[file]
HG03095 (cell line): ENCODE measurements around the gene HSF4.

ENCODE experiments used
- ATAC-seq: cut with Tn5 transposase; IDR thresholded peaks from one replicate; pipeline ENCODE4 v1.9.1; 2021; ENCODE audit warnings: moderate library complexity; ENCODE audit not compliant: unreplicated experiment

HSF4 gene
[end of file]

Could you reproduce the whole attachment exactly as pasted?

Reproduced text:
HG03095 (cell line): ENCODE measurements around the gene HSF4.

ENCODE experiments used
- ATAC-seq: cut with Tn5 transposase; IDR thresholded peaks from one replicate; pipeline ENCODE4 v1.9.1; 2021; ENCODE audit warnings: moderate library complexity; ENCODE audit not compliant: unreplicated experiment

HSF4 gene